Urban mobility options have substantially increased in recent years, enabled by the widespread availability of smart device software Apps, geo-positioning technology, and the ease of electronic financial transactions. These options are likely to be supplemented soon by the rapidly advancing development of autonomous vehicles.
Parenting responsibilities in the context of children’s mobility have been subject to a substantial change over the last few decades. Children’s current activities and travel patterns are significantly different to the previous generations when they were at the same age. Today’s children are exposed to increased car use and are chauffeured for the majority of their trips.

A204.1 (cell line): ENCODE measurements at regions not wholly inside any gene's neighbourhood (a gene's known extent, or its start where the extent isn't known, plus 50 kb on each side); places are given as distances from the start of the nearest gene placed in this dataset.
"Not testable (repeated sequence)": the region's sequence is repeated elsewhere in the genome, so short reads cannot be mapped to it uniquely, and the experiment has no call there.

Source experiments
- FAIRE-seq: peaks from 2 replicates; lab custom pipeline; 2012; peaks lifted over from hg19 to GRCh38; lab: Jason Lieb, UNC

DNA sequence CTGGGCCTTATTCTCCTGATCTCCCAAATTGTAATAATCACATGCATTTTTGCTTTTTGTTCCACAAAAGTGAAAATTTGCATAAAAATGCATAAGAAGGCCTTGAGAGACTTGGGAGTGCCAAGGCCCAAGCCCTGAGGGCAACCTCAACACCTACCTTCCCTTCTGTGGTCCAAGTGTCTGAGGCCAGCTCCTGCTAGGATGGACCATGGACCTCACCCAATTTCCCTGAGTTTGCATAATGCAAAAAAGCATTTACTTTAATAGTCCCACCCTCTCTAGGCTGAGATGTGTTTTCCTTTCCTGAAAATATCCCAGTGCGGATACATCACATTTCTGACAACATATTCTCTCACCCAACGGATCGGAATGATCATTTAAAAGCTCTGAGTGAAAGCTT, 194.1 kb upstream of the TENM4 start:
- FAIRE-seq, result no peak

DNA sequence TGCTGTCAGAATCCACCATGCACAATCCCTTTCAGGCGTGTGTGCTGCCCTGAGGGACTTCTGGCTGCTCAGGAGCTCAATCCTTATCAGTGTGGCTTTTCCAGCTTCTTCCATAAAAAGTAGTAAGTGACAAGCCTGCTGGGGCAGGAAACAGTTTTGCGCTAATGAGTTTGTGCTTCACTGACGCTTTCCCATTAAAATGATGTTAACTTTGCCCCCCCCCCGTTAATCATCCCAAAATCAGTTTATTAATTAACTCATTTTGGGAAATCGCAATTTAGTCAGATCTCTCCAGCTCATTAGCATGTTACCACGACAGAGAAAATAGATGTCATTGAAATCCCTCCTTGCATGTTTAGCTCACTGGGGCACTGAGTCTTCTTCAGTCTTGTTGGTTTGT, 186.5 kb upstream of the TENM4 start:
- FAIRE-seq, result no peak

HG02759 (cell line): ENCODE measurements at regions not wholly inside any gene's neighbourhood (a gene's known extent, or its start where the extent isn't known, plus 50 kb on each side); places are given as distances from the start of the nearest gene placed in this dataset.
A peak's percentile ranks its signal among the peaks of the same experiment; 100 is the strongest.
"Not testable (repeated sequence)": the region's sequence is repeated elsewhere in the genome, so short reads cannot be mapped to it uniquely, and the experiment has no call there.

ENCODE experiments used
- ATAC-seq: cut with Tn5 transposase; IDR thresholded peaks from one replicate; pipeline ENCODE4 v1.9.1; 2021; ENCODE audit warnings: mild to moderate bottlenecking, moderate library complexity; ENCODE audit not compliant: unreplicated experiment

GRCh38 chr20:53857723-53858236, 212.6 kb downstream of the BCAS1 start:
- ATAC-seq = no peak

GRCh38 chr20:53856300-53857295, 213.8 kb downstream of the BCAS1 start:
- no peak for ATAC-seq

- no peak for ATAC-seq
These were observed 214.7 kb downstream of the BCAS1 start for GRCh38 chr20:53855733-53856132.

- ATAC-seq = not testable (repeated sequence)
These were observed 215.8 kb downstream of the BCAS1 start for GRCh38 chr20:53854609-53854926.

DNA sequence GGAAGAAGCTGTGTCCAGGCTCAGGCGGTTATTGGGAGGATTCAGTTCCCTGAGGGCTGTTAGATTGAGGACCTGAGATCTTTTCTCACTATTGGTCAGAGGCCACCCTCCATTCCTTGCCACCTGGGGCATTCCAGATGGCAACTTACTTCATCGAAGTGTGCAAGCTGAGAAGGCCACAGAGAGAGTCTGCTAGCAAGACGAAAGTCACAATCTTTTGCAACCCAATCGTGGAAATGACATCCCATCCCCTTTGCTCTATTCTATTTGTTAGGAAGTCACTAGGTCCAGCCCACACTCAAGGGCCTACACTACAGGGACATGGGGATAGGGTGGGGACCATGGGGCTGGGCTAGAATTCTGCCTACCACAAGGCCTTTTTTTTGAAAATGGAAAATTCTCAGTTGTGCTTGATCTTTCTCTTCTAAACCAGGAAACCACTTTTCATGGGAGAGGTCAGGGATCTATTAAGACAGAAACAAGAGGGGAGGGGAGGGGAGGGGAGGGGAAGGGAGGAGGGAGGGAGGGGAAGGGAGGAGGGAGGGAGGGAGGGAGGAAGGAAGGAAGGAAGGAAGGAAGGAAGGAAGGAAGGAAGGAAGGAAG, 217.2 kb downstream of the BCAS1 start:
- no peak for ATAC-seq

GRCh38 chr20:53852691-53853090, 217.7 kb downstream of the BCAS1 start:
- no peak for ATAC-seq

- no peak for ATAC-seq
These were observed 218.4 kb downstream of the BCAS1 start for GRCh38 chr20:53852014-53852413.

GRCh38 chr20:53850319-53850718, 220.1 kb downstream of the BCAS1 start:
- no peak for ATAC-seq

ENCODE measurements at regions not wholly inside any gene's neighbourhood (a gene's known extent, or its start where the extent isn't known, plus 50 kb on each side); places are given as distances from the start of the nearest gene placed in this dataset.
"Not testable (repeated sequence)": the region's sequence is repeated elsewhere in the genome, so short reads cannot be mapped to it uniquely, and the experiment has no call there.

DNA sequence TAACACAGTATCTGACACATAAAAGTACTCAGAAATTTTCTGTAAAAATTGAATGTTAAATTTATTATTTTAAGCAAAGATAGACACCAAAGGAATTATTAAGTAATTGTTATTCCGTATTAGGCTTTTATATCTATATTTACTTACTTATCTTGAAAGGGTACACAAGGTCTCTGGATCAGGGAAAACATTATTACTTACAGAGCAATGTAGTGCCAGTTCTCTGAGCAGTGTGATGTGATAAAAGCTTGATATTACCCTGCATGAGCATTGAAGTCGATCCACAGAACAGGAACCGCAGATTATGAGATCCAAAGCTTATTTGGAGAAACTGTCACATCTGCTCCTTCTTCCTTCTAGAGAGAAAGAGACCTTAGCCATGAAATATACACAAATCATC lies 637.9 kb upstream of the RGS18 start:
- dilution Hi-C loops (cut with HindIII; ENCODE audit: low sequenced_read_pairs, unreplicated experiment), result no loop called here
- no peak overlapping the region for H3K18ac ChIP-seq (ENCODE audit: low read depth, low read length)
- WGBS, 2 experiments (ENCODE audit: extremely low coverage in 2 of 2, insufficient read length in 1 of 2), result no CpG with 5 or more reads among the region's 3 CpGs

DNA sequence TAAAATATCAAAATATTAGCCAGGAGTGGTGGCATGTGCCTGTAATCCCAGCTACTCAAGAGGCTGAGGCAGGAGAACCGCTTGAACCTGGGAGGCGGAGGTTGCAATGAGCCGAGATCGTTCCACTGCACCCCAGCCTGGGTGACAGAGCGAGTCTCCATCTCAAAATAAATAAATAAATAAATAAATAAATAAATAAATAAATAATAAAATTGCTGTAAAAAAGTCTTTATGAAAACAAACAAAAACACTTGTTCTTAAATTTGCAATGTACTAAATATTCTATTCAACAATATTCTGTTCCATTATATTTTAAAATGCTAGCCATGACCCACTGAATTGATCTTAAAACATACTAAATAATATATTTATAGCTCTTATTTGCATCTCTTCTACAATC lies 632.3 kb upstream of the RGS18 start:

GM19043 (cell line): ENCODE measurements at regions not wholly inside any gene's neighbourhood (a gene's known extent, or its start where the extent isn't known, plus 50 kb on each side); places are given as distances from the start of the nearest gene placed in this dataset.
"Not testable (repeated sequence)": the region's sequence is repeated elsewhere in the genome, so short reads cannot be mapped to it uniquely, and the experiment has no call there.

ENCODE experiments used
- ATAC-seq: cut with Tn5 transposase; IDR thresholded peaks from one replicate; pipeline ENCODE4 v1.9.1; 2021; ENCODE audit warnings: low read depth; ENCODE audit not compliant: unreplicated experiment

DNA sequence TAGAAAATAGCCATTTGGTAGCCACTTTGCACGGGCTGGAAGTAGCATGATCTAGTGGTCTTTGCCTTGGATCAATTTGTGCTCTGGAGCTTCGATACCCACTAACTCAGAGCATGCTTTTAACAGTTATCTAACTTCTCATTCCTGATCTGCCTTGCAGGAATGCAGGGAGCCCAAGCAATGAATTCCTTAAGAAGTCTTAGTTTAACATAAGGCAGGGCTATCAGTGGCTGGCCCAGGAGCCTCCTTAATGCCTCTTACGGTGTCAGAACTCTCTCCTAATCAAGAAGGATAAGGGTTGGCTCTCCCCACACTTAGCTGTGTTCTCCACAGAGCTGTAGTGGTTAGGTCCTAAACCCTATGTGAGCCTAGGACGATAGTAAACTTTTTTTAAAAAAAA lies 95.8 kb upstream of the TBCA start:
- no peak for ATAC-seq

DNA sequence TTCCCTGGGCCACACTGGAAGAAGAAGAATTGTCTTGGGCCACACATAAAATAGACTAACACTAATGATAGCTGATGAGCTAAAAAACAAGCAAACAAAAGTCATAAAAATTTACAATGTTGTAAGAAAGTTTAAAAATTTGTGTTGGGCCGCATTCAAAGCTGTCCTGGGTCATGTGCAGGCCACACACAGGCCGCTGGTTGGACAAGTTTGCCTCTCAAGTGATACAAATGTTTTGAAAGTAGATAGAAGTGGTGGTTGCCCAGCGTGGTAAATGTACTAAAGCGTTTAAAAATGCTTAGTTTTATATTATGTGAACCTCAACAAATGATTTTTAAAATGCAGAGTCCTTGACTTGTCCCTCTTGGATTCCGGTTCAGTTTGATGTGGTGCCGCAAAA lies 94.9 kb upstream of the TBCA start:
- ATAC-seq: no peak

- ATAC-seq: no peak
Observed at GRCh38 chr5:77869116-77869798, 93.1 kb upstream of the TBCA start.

This paper presents the results of a bikesharing study in City of Adelaide based on the implementation of a web-based questionnaire survey with real users of bikeshare schemes. These findings of the study pointed out that the low frequency of usage was recorded among bikeshare users. Males are more likely to utilise bikeshare than female counterparts.
Whilst there is an extensive body of research on the social and environmental concerns associated with private car usage and the role of the built environment and urban form in sustainable travel, there is limited focus on children’s active contribution to these trends, both as part of the problem with their carbon intensive travel patterns and as part of the solution with their capacity to be